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What to know about stock splits

What to know about stock splits

Investment and Asset Management

From time to time, public companies announce stock splits or reverse stock splits. If this happens to a stock you own, it’s important to understand what these terms mean and, perhaps more important, what they don’t mean.

Pieces of the pie

A stock split occurs when a public company divides its existing shares, resulting in a greater number of them. Typically, this is accomplished by exchanging each existing share for multiple shares of the same company’s stock. This process doesn’t change the company’s overall market capitalization, nor does it change the company’s value or an individual investor’s holdings. Rather, it increases the number of outstanding shares while proportionately reducing the price per share.

Think of a company’s market cap as a pie — cutting the pie into smaller pieces doesn’t change the total amount of pie. Suppose, for example, a company has 5 million shares outstanding, currently worth $10 per share, for a total market cap of $50 million. If the company facilitates a two-for-one (2:1) stock split, it ends up with 10 million shares worth $5 per share, but its market cap remains $50 million. Similarly, an individual investor who owns 500 $10 shares of the company before the split will own 1,000 $5 shares after the split.

Reasoning behind it

Usually, when a company announces a stock split, it’s because management believes the stock price has gotten too high relative to its peers and that a lower price will boost liquidity. Let’s say that two companies are otherwise comparable, but one’s stock is trading at $500 per share and the other’s is trading at $100 per share. Smaller investors may be more likely to invest in the company with the lower stock price. A stock split may also help draw attention to the company’s strong performance and signal management’s confidence in its future prospects.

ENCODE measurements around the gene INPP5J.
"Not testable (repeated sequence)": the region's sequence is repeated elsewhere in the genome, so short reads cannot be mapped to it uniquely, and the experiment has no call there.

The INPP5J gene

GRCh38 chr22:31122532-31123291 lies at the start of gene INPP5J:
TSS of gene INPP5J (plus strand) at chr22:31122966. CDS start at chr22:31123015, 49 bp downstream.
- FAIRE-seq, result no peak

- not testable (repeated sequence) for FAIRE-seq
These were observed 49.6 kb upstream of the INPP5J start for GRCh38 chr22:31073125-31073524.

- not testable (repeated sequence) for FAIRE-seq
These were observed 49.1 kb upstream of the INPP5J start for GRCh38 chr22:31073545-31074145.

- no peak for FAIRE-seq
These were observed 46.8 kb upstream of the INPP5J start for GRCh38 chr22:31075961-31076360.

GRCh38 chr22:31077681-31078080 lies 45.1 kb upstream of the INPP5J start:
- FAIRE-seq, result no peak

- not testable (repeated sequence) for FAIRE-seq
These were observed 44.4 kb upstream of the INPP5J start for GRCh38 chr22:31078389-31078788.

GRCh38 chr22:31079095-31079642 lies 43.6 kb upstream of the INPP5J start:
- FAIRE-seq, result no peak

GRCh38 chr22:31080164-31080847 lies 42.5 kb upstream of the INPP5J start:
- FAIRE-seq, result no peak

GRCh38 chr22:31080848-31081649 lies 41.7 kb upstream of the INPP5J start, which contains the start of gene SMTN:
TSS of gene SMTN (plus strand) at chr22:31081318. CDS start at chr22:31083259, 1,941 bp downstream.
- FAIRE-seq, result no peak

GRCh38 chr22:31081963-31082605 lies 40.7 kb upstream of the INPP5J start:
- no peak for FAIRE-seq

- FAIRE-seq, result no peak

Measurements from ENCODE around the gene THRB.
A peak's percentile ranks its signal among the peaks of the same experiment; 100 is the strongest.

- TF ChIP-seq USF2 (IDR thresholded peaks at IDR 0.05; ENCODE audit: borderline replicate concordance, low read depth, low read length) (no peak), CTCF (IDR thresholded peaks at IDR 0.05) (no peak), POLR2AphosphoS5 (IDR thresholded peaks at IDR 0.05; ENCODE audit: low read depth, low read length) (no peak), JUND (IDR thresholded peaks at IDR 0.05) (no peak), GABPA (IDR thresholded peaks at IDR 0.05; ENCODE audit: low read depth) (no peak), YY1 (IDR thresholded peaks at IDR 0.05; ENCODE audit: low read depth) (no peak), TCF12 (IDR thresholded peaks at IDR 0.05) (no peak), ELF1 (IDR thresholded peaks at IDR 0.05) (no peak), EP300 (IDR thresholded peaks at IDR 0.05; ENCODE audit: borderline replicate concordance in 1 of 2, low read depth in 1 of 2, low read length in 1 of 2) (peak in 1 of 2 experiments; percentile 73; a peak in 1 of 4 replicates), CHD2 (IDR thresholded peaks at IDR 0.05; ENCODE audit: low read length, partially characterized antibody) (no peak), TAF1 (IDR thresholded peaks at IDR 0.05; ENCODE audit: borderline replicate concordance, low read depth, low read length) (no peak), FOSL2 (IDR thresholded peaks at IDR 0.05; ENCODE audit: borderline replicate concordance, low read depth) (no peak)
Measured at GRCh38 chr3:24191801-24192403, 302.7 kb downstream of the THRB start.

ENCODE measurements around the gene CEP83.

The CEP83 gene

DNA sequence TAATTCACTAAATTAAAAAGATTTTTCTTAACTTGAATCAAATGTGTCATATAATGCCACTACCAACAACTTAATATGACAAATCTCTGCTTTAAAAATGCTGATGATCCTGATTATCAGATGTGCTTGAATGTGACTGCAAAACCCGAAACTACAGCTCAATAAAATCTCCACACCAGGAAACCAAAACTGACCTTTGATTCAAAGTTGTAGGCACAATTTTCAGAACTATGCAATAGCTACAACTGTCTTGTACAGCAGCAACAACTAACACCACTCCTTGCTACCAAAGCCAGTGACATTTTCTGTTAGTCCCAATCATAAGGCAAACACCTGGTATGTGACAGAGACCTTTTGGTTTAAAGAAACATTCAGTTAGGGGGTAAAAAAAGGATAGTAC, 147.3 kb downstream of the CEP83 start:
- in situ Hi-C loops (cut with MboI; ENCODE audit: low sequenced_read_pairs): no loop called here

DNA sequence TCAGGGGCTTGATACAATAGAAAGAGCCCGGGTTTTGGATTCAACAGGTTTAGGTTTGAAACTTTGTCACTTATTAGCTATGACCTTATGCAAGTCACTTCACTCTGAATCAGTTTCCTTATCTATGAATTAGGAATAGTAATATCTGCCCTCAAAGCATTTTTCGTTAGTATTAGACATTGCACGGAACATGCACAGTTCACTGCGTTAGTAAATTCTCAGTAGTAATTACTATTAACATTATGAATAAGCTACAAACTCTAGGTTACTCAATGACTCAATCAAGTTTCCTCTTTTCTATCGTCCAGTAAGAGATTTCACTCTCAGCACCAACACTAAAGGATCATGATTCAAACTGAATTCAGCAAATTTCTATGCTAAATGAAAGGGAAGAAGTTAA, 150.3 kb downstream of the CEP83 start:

Yet contrary to what some investors may believe, a stock split doesn’t increase the value of their holdings overnight. As already noted, increasing the number of shares while proportionately reducing the price has no direct impact on value. However, it’s possible that a stock split will increase demand by highlighting the stock’s recent performance and making it visible to a new pool of investors. There’s no guarantee that a stock’s price will rise, and in fact, it might fall and you could lose the money you’ve invested. But stock splits can result in higher short-term prices.

Opposite direction

A reverse stock split is the opposite of a regular stock split. A company combines its existing shares into a smaller number of higher-priced shares. So, for example, if a company with 10 million shares worth $2 per share undergoes a one-for-five (1:5) reverse stock split, it will end up with 2 million $10 shares.

Like a regular split, a reverse split doesn’t directly affect the value of shares. But it may be a red flag that the company is struggling. That’s because public companies often conduct reverse stock splits when the price has dropped below a stock exchange’s minimum threshold and is at risk of being delisted. However, a reverse split isn’t always a bad sign. A company may, for instance, believe that increasing its share price will enhance its visibility among institutional investors.

Review the fundamentals

At base, stock splits and reverse stock splits are neither positive nor negative. But the reasons behind a company’s decision to split stock may be significant. If a company whose stock you own announces such a transaction, revisit the underlying fundamentals of the business and evaluate its future prospects. Your financial advisor can help you determine whether such securities belong in your investment portfolio given your situation and goals.